The second logistic regression model included both demographical variables and the four factor scores. The results were not substantially changed. The model remained significant [X 2(6) = 30.32, p < 0.001] and explained 26.6 % of the variance group difference. Male and younger patients were more likely to be classified to the schizophrenia with pre-onset CUD group, while no factor score was significantly associated with group membership when controlling for demographic variables (Tables 3, 4).
Table 3

Logistic regression predicting likelihood of schizophrenia with pre-onset cannabis use disorder for the first model including categorical variables

 

B

SE

df

p

Odds ratio

95% Confidence interval for odds ratio

Lower

Upper

Sexa

2.76

1.04

1

0.008

15.76

2.06

120.43

Age at assessment

−0.06

0.02

1

0.007

0.94

0.89

0.98

aMale gender is coded “1” and female gender “0”, patients with pre-onset CUD were coded “1” and those without “0”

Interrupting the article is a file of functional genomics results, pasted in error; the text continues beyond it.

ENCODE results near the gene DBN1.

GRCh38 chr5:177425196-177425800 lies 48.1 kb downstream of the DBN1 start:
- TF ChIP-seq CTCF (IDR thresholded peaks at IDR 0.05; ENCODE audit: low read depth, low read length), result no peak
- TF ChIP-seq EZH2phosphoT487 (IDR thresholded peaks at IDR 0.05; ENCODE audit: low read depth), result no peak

Table 4

Logistic regression predicting likelihood of schizophrenia with pre-onset cannabis use disorder for the second model including categorical variables and factor scores

 

B

SE

df

p

Odds ratio

95% Confidence interval for odds ratio

Lower

Upper

Categorical variables

 Sexa

2.79

1.05

1

0.008

16.29

2.09

126.75

 Age at assessment

−0.07

0.03

1

0.008

0.93

0.89

0.98

Factor scores

 Affective

0.06

0.08

1

0.47

1.06

0.91

1.14

 Reality distortion

0.09

0.09

1

0.31

1.10

0.92

1.32

 Disorganised/negative

0.02

0.17

1

0.91

1.02

0.72

1.43

 Motor

0.07

0.24

1

0.77

1.07

0.66

1.73

aMale gender is coded “1” and female gender “0”, patients with pre-onset CUD were coded “1” and those without “0”